Had Boro not won all those six teams would have edged above our heroes sparking off a wave of fear and loathing with bitter in-fighting and vocal protests aimed at the dug-out and the boardroom.
Now, if Boro somehow can follow it up with a win at seventh placed Bolton on Saturday then suddenly the play-offs WOULD still be on. Crazy.
That really puts the surreal nature of this ridiculous division into perspective.
Boro have been in woeful form for over three months now and going into the game had racked up just eight points from 57 – the worst start to a New Year since 1923.
They were in a powerless tailspin. Even the most loyal of fans, natural optimists who look for the positives, were already totting up how many new grounds they would be visiting in League One next year. Many others were weighing up if they were going at all. Teesside was shrouded in a cloud of nagativity.
Then suddenly Boro are catapulted back into contention – theoretically at least – and everyone is smiling again. With one result. It is astonishing really. But then, the stats are almost deliberately contradictory.
Only relegated Bristol have lost more games away from home than Boro – but only promoted Cardiff have won more at home.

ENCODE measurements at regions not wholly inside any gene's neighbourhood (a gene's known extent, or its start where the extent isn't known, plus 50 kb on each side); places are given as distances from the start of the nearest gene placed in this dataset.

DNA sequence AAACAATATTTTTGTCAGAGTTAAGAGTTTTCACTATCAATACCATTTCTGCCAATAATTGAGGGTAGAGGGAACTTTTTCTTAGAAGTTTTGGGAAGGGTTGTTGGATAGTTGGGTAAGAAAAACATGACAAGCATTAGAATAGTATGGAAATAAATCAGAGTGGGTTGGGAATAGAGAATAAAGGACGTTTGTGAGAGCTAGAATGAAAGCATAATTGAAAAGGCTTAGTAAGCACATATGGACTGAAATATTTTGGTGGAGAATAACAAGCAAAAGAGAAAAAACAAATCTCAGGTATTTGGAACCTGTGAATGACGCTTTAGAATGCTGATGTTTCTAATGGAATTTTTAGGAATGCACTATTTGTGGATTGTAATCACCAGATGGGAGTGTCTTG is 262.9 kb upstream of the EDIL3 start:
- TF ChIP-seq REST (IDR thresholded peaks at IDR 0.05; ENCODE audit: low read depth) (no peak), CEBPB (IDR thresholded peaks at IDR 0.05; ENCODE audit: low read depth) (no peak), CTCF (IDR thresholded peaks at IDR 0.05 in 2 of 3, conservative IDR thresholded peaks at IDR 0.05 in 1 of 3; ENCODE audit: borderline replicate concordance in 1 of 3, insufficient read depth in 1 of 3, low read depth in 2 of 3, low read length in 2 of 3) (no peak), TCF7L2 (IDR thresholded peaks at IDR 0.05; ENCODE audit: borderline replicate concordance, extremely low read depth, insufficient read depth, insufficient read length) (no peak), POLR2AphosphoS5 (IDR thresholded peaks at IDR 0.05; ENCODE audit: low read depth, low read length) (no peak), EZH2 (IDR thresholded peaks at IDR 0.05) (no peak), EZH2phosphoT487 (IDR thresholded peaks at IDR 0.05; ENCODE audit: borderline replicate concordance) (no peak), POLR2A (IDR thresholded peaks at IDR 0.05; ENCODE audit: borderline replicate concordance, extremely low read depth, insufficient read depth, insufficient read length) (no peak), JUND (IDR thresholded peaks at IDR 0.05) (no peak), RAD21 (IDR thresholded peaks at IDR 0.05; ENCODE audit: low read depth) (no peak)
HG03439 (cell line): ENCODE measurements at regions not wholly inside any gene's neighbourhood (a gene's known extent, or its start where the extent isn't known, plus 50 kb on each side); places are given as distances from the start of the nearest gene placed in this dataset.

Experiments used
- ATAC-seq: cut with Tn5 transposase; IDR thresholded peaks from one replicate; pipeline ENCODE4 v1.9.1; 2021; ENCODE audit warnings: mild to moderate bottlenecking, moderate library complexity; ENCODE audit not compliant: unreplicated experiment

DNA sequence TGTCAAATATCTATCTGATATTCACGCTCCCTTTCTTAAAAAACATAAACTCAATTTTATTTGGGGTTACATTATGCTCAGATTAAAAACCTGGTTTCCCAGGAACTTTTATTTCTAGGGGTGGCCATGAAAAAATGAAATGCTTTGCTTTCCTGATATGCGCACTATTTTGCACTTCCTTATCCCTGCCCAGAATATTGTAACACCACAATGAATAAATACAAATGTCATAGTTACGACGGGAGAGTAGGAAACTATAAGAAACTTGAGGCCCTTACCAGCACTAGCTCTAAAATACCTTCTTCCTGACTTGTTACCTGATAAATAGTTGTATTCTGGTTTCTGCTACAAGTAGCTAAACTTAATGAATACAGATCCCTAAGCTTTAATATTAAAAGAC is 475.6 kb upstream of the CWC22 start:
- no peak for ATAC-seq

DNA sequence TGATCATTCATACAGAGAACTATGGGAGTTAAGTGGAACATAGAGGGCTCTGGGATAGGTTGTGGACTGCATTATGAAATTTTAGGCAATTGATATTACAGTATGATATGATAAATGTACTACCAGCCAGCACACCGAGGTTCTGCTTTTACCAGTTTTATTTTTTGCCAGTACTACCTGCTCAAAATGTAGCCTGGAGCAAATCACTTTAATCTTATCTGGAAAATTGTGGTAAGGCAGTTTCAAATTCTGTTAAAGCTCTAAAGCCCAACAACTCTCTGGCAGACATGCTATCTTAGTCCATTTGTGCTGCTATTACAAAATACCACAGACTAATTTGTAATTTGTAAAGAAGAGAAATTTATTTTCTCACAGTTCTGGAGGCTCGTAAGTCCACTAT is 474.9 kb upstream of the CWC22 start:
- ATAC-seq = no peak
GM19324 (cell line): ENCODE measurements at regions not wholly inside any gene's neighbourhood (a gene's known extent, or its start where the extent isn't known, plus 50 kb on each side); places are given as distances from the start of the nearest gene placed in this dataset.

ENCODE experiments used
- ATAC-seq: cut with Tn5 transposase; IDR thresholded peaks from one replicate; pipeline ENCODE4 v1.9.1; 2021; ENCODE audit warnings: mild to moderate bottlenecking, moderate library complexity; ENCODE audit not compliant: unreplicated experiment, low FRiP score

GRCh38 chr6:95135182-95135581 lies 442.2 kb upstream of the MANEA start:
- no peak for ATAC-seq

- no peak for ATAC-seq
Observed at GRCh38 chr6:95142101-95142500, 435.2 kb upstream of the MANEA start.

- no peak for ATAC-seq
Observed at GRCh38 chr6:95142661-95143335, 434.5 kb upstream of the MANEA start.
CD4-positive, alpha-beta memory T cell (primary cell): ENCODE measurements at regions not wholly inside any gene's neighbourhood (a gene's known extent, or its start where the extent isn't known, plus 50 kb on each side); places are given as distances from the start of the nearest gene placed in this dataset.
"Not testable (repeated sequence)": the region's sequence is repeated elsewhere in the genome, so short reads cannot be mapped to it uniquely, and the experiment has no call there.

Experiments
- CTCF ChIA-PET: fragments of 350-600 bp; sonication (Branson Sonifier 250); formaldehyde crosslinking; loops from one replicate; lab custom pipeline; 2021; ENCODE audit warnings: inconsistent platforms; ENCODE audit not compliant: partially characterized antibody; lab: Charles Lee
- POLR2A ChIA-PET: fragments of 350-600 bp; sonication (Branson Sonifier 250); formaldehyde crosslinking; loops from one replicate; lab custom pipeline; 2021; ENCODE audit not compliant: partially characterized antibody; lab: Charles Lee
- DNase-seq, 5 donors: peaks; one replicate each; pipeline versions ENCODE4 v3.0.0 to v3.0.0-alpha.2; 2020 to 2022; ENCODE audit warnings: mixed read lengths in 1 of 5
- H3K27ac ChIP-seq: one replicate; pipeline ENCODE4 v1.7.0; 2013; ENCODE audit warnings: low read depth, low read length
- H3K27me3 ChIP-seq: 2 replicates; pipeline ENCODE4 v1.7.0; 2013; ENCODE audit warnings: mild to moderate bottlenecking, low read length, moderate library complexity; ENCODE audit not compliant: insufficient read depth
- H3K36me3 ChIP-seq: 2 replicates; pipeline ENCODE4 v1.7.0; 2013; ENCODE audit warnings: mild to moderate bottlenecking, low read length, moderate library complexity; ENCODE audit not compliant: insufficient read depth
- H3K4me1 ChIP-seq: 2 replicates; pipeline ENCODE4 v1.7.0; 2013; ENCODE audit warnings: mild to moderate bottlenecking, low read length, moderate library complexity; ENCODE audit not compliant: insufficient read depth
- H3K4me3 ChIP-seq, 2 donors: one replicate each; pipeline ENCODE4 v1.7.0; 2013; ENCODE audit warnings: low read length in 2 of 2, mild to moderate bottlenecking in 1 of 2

Boro have beaten eight of the nine teams above them but have lost to 10 of the teams below them. Some more than once: Millwall, Bristol, Birmingham, I’m looking at you.
It has been the worst start to a calendar year since 1923 (I know, I’ve looked.) Yet Boro have spent most of it defiantly within one win or so of the play-off places.
Boro have taken just 17 points on the road but for all the talk of a terrible season and the Middlesbrough matchday being some kind of painful purgatory, the win over Forest means they have now racked up 41 points at home – the second most productive best ever at the Riverside. Only the 55 points in the Paul Merson inspired promotion season of 1997-98 has yielded more at home.
So, with one result a season of extremes has swung back towards being, if not exactly satisfactory, at least potentially palatable if Boro can finish with a flourish.